I have always wondered what a DLL is, I read up on it a little bit and it said that it was a file that contains code to be executed, but it's not in the main program. so what would I ever use a DLL for ? so could I make a program and then put functions in the DLL for the program to execute ?
That's pretty much it. DLL stands for dynamically linked library, which means it's a library of functions that's separate from your main program and uh, dynamically linked at load time. There's also static library files, .lib, which have their functions linked into your program at compile time and require no separate file.
DLLs are good if you have multiple executable files in a project that all rely on the same set of functions. You can just have them all utilize the same DLL file, and include it with the program.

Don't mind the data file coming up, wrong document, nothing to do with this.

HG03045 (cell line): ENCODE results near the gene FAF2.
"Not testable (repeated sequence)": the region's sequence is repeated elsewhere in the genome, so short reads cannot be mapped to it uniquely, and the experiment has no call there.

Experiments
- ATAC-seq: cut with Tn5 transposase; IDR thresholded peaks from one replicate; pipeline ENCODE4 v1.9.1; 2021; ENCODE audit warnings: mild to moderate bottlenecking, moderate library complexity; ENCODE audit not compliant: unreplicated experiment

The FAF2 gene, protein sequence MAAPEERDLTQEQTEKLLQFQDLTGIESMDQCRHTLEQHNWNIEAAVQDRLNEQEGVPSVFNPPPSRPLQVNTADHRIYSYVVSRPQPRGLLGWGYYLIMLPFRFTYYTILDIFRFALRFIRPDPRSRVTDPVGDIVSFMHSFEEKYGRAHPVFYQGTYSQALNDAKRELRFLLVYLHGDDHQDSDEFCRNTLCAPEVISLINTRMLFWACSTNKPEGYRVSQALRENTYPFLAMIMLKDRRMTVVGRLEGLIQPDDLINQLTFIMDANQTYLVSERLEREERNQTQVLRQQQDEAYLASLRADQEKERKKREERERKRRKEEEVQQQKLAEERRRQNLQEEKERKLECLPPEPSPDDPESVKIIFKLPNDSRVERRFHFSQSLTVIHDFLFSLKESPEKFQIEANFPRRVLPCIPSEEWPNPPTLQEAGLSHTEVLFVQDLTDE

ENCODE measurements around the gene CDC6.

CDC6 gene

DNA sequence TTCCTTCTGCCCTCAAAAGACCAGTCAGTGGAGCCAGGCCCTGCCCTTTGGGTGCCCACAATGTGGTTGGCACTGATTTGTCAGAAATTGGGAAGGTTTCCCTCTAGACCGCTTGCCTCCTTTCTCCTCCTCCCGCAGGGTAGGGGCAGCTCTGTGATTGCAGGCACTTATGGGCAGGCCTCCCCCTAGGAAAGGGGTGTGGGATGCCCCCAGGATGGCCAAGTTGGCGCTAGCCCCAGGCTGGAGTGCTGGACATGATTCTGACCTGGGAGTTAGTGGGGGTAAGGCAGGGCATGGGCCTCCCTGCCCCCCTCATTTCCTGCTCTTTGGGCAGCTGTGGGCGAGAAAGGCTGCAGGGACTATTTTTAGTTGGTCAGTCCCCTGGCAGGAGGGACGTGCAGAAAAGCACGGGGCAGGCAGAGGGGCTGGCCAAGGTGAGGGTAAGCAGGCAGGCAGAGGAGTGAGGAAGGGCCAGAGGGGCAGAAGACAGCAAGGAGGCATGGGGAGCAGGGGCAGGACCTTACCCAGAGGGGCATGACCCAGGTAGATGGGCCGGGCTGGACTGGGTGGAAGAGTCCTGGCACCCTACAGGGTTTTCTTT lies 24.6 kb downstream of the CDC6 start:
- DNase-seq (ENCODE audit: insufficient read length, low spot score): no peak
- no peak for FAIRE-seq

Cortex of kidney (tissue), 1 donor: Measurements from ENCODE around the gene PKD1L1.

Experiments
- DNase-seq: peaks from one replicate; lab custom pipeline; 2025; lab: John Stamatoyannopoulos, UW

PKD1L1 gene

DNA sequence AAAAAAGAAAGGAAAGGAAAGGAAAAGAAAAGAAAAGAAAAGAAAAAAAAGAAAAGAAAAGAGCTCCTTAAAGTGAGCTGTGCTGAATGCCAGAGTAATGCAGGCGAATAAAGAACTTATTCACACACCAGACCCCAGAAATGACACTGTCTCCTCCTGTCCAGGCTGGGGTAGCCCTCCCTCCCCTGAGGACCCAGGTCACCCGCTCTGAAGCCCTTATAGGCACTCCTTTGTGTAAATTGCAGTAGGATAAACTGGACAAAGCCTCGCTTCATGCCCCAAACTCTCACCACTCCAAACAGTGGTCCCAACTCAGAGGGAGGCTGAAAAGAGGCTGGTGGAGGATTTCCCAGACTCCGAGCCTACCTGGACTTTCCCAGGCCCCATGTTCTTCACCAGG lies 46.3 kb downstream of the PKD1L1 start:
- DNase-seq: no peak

Static libraries can be handy if you have some general purpose functions you may wish to reuse in other programs, but don't want to copy/paste the entire code for them into a new project -- just link to the .lib in the project and #include the .h file that goes with it. Any relevant functions you use from the library will be linked into the program at compile time.
They both have their places, and both can be used to distribute functions and code that are usable by programmers, but without distributing the actual source code. (Both static libraries and DLL files are already compiled, the only thing you need to use the code inside them is an appropriate header file)